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Planning commission is not informing neighborhoods of potential changes | Letter
While at the 2035 review last week at Lake Washington High School, I had a conversation with one of the senior planners regarding a change I was told to watch for about my neighborhood, North Rose Hill. I had not seen this presented and had received no notification regarding any consideration by the planning commission. I was told at this meeting that planning staff, the planning commission and city council have been talking about shifting the northern approximately one-third of our neighborhood, including the Lake Washington Technical College, to the Totem Lake neighborhood.
I mentioned that I am on the list serve for the planning commission and had seen nothing regarding North Rose Hill and this proposed boundary change. That is when I learned that the city and planning commission are reviewing this as part of the Totem Lake neighborhood and that North Rose Hill has not been mentioned or notified. I also learned that this proposed change came from economic development, not a private amendment request or a request of the planning department. It was suggested that I contact the economic development manager to discuss the origin of this request. The manager said yes, the city had been talking about it, but she claimed ignorance of how the request should be processed and which neighborhoods should be informed.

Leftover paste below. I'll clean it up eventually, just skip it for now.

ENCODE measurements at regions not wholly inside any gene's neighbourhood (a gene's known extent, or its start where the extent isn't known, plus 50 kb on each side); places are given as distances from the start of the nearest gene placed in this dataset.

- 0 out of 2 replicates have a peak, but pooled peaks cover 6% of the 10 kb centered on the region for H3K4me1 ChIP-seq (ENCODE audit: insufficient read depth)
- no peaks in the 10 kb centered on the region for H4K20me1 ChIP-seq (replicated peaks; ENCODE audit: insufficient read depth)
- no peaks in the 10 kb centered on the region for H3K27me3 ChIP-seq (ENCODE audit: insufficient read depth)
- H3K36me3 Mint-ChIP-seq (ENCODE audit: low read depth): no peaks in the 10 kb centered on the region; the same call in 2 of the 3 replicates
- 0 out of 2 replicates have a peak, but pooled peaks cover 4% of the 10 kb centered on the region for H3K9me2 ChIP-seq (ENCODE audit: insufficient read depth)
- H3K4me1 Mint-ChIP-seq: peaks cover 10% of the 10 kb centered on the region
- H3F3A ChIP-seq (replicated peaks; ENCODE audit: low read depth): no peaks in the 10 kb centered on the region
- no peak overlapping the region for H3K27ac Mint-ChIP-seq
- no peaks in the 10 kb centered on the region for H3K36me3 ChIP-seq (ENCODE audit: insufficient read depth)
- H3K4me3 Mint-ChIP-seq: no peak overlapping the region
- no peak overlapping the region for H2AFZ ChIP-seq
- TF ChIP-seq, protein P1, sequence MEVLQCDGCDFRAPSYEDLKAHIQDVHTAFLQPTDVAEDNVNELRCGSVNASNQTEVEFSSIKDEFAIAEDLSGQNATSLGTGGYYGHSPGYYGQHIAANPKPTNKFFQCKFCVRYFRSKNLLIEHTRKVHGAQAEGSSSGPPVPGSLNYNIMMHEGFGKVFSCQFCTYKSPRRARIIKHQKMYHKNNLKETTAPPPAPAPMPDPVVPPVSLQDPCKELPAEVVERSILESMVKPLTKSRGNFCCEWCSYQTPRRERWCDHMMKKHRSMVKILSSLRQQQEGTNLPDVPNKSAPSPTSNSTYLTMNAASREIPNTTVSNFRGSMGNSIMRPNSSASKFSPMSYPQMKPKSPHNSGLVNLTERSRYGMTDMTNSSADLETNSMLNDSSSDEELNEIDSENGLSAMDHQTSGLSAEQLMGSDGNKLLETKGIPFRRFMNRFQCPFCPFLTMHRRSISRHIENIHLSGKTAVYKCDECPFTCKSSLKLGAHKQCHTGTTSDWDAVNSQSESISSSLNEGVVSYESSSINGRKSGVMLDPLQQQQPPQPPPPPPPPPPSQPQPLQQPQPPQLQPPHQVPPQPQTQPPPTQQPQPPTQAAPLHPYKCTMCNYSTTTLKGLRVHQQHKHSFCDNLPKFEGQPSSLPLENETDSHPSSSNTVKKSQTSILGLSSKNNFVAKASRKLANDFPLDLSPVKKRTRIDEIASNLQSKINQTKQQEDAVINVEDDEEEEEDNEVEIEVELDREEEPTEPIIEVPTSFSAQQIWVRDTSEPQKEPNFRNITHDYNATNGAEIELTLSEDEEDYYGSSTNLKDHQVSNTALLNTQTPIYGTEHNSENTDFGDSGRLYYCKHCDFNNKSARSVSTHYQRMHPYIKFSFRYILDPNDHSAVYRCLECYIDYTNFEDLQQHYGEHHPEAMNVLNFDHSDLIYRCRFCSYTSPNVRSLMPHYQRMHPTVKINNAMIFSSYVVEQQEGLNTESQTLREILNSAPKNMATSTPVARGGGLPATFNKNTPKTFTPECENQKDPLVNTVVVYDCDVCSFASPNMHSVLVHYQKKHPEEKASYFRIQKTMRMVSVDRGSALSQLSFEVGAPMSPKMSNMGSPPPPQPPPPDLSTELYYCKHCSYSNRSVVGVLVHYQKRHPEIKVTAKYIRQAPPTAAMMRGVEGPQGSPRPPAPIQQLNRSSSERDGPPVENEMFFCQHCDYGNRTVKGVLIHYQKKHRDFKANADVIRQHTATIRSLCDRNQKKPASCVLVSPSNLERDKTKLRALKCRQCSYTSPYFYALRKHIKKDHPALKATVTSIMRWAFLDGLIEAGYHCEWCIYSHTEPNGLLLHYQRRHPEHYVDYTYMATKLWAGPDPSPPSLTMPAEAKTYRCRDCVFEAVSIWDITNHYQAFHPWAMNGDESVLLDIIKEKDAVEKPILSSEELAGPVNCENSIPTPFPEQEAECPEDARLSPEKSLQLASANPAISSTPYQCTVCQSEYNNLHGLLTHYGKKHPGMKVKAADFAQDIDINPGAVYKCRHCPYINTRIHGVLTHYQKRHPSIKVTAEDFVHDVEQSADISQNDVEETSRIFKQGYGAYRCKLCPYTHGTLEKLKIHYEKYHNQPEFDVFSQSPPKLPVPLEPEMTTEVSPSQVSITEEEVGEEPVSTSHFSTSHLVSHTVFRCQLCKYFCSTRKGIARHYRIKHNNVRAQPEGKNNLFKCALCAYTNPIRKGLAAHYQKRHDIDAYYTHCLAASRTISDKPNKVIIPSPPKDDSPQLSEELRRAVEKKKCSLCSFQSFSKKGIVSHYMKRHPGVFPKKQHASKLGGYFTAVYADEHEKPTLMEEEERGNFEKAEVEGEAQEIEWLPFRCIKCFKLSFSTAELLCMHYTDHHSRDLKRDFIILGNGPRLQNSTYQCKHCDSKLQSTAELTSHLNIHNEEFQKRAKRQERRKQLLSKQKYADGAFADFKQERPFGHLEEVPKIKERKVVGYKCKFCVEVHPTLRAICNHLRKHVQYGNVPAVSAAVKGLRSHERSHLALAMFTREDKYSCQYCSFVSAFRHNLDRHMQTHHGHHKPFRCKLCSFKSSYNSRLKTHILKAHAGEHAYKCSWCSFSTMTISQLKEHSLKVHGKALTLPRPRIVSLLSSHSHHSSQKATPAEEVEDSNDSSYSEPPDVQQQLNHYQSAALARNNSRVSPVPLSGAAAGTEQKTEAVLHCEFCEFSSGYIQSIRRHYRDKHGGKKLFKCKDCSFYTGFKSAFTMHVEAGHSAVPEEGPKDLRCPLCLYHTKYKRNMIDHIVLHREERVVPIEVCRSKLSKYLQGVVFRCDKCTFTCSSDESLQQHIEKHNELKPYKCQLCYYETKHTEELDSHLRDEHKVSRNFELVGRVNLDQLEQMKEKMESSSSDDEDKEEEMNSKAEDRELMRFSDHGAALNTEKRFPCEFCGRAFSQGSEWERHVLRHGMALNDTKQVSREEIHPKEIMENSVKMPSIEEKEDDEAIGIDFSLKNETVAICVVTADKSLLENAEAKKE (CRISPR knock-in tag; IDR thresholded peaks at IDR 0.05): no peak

This planned change would leave our neighborhood vulnerable to changes in the commercial area that abuts single-family neighborhoods in the north. When we redid our neighborhood plan, we felt pressured to increase the density and height on our northern border. With some trepidation we agreed to the changes and have seen a number of zoning change decisions by the planning director that didn’t quite fit with what we thought was planned.
Once again, it seems the city is going off on a tangent and leaving the neighborhoods behind. There was a similar instance of this happening recently for the Houghton Commercial District. Then, the city failed to notify the Everest Neighborhood that the height allowance was being significantly increased. Why does this happen? Why is the planning commission not reminded that they are making changes to a neighborhood without the neighborhood being notified? I realize it is more efficient to consider these changes without the input of the neighborhood and possible dissent, but this is exactly why there is suspicion of the city.
What is so frustrating is that I thought I was doing everything correctly to be kept informed on planned changes. Now I find out that I have been naive and should now check every topic that might be before the planning commission to see if it concerns my neighborhood. This does not make sense to me. What the heck is wrong with our city?
This is wrong, just plain wrong.
Karen Tennyson, Vice Chair of the North Rose Hill Neighborhood Association